The imagery paradigm consists of 3 conditions: pain-specific imagery (P), fear imagery (F), and neutral imagery (N) (described in more detail below). Pain-specific imagery is expected to be aversive for adolescents with chronic pain, fear imagery should be aversive for all groups, and neutral imagery is designed to be nonaversive for all groups.

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2.2. Inclusion/exclusion criteria

Inclusion criteria are as follows: Adolescents included if they are aged 11 to 18 years and are German speaking.

We defined 3 study groups a priori as well as 2 additional mixed groups during the recruitment of participants because of high comorbidity between abdominal pain and headaches18: (1) adolescents with CH (headaches at least once per week for at least 3 months; not suffering from abdominal pain more than 2 times per month; and no impairment due to abdominal pain), (2) adolescents with CAP (abdominal pain at least once per week for at least 3 months; not suffering from headaches; and no impairment due to headaches), (3) a HC group (do not suffer from abdominal pain or headaches more than 2 times per month, nor are they impaired by pain or do have a history of chronic pain treatment), (4) adolescents with CH as the primary pain and additional abdominal pain (abdominal pain may be less pronounced while criteria for the headache group need to be fulfilled), and (5) adolescents with CAP as the primary pain and additional headaches (headaches may be less pronounced while criteria for the abdominal pain group need to be fulfilled). The 2 additional mixed groups were not included in the sample size calculation and are therefore only exploratory. Once, the data are completed, supplementary analyses on the effect of the co-occurrence of both types of pain on defensive responses can be conducted.

Adolescents and their parents must give written informed consent to take part in the study, unless the adolescent is 18 years of age. Exclusion criteria comprise a diagnosis of posttraumatic stress disorder (assessed via the posttraumatic stress disorder section of the Mini-Dips for DSM-5,33 which was adapted for adolescents) or organic causes of pain (assessed via an interview). Adolescence with chronic pain and comorbid anxiety disorders are not excluded, as this method addresses a research question on the verge between chronic pain and anxiety disorders, ie, fearful responses to internal bodily sensations.5,38

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2.3. Ethical approval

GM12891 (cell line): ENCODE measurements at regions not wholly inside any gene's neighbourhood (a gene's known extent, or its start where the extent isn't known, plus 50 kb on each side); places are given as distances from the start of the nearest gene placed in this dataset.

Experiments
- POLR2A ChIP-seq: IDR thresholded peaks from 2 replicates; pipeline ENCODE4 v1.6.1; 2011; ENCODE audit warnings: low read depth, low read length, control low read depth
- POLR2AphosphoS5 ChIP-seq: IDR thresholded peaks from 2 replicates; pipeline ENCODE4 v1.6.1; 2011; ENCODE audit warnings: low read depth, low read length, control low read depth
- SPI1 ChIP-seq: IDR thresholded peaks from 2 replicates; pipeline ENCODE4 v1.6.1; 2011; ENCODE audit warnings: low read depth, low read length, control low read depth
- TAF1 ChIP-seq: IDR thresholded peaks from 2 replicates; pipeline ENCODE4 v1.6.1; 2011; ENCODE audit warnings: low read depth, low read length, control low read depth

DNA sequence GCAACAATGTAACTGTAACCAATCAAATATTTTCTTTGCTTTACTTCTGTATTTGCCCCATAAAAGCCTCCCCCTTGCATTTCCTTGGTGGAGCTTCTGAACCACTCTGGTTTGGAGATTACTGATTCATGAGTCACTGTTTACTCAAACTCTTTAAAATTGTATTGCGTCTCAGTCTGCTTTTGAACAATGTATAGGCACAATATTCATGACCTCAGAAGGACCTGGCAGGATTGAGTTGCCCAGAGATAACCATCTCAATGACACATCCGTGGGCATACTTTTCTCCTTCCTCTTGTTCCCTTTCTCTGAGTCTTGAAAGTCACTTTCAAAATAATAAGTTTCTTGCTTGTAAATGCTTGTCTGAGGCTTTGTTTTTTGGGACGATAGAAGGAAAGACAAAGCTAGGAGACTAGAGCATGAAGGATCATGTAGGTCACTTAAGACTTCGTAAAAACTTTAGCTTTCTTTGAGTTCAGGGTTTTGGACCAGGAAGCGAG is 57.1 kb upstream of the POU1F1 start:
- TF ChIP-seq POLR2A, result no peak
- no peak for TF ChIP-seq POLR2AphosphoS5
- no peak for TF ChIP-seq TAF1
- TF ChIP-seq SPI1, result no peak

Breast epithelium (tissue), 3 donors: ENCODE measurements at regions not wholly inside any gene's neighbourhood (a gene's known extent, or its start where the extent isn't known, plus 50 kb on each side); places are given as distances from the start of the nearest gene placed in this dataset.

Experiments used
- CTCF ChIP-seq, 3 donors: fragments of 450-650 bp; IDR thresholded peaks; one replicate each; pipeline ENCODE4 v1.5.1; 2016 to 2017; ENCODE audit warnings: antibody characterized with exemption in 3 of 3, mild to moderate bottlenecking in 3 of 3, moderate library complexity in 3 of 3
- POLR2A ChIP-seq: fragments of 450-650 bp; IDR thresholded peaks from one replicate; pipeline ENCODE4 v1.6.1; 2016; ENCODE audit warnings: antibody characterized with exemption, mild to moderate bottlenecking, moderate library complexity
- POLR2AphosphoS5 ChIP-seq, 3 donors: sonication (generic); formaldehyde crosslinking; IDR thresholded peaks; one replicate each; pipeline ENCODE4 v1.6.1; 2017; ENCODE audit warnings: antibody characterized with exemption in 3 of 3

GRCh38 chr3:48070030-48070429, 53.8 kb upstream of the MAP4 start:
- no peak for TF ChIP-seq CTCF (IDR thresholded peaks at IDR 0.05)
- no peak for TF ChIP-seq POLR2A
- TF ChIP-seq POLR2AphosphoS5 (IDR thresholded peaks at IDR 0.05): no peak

A study using the here proposed paradigms was approved by the ethics committee of the University of Bochum (no. 151/152) and Trier. Participants receive financial compensation of 20 € in Bochum (in addition to having the opportunity of taking part in a treatment program) or 40 € in Trier (without the opportunity of taking part in a treatment program) for study participation.

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2.4. Measures

2.4.1. Defence response mobilization

The defence response mobilization is assessed in both paradigms using psychophysiological measures (startle response magnitude, skin conductance level (SCL), and heart rate [HR] [variability]), as well as self-reported measures of fear. All psychophysiological measures in the ongoing study are measured using a BrainAmp ExG amplifier with a sampling rate of 1000 Hz.

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2.4.1.1. Primary measure
2.4.1.1.1. Startle response magnitude

The primary measure is the startle eyeblink response, measured by assessing muscle electrical activity (EMG) of the orbicularis oculi beneath the left eye during the reflex blink using two 13/5-mm Ag/AgCl electrodes with Signacreme electrode cream (Parker Laboratories, Inc, Fairfield, NJ). Relevant skin areas are previously treated with a slightly abrasive gel (Nuprep; Weaver and Company, Aurora, CO) and cleaned with distilled water. The startle reflex is elicited by binaurally delivered bursts of white noise with an intensity of 95 dB (A-weighted) and a duration of 50 ms (rise/fall time <1 ms).4 The decision to use bursts of white noise with an intensity of 95 dB was made based on previous studies with adolescents.23 EMG startle data are prepared for data analysis according to Ref. 41.

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2.4.1.2. Secondary psychophysiological measures
2.4.1.2.1. Skin conductance

Skin conductance is recorded continuously with two 13/5-mm Ag/AgCl electrodes with skin conductance electrode paste (TD-246; MedCat, Tucson, AZ) placed on the medial phalanxes of the index and middle fingers of the nondominant hand. A direct constant voltage of 0.5 Vdc is used.

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2.4.1.2.2. Heart rate

Electrocardiogram is recorded continuously according to the Einthoven lead II setup using disposable self-adhesive solid gel Ag/AgCl electrodes (40-mm diameter). Relevant skin areas are previously treated with an abrasive gel (Nuprep; Weaver and Company) and cleaned with distilled water. R-Spikes can be detected using available software solutions (eg, Anslab).

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2.4.1.2.3. EMG

Surface EMG signals are introduced as a manipulation check to test whether adolescents follow instructions to tense the respective muscle group in the provocation paradigm. Tensing the neck muscles is controlled for by recording surface EMG at the superior fibers of the trapezius muscle (measured lateral to the second cervical vertebrae) using disposable self-adhesive solid gel Ag/AgCl electrodes (40-mm diameter). Tightening the abdominal muscles is controlled for by recording EMG at the left lower rectus abdominis (2 cm lateral and caudal to the umbilicus, and left obliquus externus; over the tip of the eighth rib and angled diagonally in the direction of the muscle fibers37). Clenching of the fist is controlled for by recording surface EMG signals in the middle of the musculus brachioradialis of adolescents' dominant arm (measured 5 cm distal to the elbow).